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Rubio Optimistic About Outcome Of Florida Primary

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MIAMI (CBSMiami) - As voters go to the polls in Florida's Presidential Preference Primary, Senator Marco Rubio is optimistic on a make-or-break day for his campaign.

In an exclusive interview with Lauren Pastrana at the CBS Miami studios, the first time Florida senator urged everyone to vote and to hopefully vote for him.

"I think it is important for people to come out and vote. I know you hear that all the time, like eat your vegetables, but it really matters, it really does in this very unusual election cycle," said Rubio. "As far as voting for me is concerned, yeah I would love for people to vote for me. If you're a Republican, you can vote in the Republican primary today and I can tell you I'm the only one running that gives us a chance to win in November. Donald Trump, if he's our nominee, is going to be a disaster."

Rubio said he is the only one who has a chance of beating the GOP front runner in Florida's Tuesday primary and he knows it will be a tough race.

"This is an individual who has been vulgar and divisive. I don't think we've seen anything like this in the history of American politics. This country deserves better," said Rubio. "Even if you are thinking about voting for one of the other candidates, Ted Cruz or John Kasich, they're not even doing campaigning in Florida, they have zero chance to win here. But if you vote for them instead of me, you are in essence voting for Donald Trump."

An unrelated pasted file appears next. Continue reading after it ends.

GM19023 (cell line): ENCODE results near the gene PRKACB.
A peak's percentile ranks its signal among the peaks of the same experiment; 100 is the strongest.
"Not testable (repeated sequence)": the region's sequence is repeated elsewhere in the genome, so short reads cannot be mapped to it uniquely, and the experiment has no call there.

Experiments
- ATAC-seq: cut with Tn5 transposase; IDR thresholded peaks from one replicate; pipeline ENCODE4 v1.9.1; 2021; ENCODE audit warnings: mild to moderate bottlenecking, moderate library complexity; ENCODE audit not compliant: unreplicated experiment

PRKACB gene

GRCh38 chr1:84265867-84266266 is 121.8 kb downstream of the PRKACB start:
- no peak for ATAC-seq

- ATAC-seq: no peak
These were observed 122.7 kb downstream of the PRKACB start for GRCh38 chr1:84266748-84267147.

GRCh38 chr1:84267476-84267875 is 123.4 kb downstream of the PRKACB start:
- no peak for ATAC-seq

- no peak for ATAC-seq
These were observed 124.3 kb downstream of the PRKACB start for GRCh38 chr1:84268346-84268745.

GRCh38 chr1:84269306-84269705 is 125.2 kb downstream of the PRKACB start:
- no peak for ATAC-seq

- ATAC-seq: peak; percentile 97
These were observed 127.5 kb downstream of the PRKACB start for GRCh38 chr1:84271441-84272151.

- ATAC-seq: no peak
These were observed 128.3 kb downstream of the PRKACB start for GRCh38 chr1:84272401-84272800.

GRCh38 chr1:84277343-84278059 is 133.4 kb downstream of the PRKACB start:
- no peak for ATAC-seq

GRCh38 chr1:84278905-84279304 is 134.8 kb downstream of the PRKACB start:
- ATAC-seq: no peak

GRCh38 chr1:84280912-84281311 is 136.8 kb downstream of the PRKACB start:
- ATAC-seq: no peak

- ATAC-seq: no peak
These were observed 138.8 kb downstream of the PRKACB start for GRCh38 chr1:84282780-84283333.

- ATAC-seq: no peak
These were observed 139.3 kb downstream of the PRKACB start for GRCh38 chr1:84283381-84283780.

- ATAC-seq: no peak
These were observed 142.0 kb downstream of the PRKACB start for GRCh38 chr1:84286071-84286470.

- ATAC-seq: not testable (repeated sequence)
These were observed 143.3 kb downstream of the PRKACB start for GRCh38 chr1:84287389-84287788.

Related: Super Tuesday A Do-Or-Die For Some Candidates

Rubio said he's heard many analysts call Florida's primary 'do or die' or 'make or break' for his campaign but he takes a more moderate approach.

"It's important. I mean Florida awards 99 delegates but 'do or die', I'm not going to die if I don't win, you know, it's a political campaign. This is not some third world country where if you lose an election you have to go into exile. I want to win. I believe we're going to win. I still believe that very strongly."

Rubio said the more Republicans turn out to vote, the better his chances are for winning the state.

"This campaign was never about me, or fulfilling some ambition, it's about the fact that I honestly believe America has a chance to be better than it has ever been. I think the 21st Century has the chance to be our greatest era ever. But we're not doing the things that need to be done and we won't if we elect the wrong person."

Rubio said he's so confident about the outcome of the Florida primary, he's already looking ahead to what's next.

"What's next is Utah and Arizona. I think if we win here in Florida today as we expect to, it will give us an enormous boost. All these national pundits expect us to lose. They expected Bernie Sanders to lose Michigan. He was down 20 points in every poll, he wins, it gave him a huge boost. It will give us a huge boost going into Arizona and Utah in what is now a delegate fight at the Republican level. So that's what we are focused on right now."

Rubio also believes that he is the one who can unite the Republican party due to the lack of GOP support across the country for Donald Trump.